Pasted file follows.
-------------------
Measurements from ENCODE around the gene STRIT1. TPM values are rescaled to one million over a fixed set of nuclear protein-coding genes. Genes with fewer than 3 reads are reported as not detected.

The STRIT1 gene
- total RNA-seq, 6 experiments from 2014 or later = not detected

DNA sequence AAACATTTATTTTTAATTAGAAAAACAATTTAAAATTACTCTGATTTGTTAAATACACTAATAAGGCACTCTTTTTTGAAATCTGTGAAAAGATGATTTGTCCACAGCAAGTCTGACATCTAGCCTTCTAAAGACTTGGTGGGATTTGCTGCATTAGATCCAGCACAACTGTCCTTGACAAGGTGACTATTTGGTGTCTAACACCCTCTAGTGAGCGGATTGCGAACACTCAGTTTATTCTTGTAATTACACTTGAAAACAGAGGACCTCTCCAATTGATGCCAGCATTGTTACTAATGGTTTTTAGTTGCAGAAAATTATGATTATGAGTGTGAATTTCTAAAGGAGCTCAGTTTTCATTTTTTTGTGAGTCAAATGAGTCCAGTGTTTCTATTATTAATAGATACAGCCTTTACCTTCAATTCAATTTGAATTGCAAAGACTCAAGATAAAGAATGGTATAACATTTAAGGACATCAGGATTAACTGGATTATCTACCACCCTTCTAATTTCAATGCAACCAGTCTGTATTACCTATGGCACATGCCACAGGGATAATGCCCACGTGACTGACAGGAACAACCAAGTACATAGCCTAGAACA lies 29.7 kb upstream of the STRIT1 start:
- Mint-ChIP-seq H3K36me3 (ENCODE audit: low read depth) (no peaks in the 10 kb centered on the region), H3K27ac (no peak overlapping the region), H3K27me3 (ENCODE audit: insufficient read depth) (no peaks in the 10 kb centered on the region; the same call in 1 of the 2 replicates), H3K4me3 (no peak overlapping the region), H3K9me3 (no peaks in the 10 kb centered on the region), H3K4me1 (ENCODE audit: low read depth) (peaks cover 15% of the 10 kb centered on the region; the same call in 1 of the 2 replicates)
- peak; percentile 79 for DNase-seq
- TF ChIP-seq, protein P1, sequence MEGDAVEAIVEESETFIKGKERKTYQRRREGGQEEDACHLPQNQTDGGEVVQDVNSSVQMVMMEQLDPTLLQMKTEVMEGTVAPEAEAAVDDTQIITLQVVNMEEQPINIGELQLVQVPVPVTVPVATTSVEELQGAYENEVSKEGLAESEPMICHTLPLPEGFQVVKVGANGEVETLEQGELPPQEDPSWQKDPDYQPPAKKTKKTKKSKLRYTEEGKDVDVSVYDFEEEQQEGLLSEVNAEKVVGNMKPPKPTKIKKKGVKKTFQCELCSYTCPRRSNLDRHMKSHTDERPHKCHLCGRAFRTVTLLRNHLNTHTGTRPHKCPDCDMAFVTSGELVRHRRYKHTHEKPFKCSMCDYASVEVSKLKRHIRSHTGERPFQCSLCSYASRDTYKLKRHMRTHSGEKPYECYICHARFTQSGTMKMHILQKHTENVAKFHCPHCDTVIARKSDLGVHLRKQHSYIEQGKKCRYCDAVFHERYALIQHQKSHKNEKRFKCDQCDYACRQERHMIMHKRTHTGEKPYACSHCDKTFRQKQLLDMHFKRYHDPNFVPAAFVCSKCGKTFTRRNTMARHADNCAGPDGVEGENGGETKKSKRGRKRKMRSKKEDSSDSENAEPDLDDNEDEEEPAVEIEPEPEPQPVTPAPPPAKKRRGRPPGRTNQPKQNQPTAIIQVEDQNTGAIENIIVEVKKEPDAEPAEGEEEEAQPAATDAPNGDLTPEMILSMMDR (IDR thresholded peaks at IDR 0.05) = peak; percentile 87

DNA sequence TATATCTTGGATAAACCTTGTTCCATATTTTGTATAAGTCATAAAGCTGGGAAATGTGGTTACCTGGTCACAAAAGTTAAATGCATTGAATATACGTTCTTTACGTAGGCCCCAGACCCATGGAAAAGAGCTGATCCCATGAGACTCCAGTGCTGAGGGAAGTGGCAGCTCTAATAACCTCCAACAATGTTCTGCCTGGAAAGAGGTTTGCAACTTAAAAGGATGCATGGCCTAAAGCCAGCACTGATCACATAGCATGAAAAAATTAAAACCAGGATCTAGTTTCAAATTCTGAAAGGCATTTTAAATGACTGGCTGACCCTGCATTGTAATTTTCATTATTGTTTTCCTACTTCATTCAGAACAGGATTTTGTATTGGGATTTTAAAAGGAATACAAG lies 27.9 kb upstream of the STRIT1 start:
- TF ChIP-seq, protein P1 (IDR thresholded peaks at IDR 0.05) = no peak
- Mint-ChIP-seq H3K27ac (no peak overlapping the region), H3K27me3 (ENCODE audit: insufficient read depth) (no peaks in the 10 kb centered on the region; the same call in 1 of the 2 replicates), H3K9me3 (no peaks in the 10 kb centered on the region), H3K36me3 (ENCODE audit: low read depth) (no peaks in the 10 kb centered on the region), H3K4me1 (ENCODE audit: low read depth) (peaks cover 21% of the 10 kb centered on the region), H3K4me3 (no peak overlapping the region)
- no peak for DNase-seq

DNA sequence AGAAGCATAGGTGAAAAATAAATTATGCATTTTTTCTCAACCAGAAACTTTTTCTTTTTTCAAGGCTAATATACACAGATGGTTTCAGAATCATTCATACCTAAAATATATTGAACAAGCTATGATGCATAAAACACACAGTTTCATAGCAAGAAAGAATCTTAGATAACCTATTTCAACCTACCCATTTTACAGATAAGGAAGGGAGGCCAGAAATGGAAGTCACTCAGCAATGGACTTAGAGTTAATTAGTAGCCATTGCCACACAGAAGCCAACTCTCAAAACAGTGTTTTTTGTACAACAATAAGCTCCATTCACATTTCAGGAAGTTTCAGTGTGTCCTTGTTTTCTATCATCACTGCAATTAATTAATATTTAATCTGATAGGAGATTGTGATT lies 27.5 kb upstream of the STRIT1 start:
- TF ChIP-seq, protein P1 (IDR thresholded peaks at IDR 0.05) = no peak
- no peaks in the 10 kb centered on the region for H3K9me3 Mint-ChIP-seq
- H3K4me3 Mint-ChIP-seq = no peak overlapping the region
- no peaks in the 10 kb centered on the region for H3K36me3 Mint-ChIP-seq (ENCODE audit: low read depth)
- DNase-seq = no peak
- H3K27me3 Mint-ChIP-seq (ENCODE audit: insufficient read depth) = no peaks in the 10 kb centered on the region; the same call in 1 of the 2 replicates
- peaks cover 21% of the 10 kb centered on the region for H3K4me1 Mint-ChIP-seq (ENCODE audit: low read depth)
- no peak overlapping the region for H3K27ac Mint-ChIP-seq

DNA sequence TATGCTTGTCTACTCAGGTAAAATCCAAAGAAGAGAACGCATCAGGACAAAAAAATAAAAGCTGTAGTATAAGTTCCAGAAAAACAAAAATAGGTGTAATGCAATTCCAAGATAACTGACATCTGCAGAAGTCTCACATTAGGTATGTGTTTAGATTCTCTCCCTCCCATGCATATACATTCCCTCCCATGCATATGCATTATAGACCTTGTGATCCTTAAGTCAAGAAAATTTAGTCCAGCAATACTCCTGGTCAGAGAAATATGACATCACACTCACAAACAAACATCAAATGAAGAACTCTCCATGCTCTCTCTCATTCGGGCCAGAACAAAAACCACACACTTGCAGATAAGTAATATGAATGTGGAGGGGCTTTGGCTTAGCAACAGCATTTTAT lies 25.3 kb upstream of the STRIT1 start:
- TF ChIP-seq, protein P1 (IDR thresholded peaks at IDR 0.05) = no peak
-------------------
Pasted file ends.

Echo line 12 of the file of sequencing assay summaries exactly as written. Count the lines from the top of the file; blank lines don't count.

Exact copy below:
DNA sequence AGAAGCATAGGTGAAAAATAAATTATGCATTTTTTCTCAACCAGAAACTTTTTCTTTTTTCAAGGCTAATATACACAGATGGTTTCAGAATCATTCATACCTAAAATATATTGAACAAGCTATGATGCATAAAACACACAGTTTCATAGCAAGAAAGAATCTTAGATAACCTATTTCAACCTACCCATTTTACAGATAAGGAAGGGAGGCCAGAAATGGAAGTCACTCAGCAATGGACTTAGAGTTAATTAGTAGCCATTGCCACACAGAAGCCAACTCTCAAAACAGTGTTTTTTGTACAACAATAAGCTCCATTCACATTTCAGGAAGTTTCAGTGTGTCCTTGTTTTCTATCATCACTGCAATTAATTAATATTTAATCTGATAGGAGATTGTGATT lies 27.5 kb upstream of the STRIT1 start: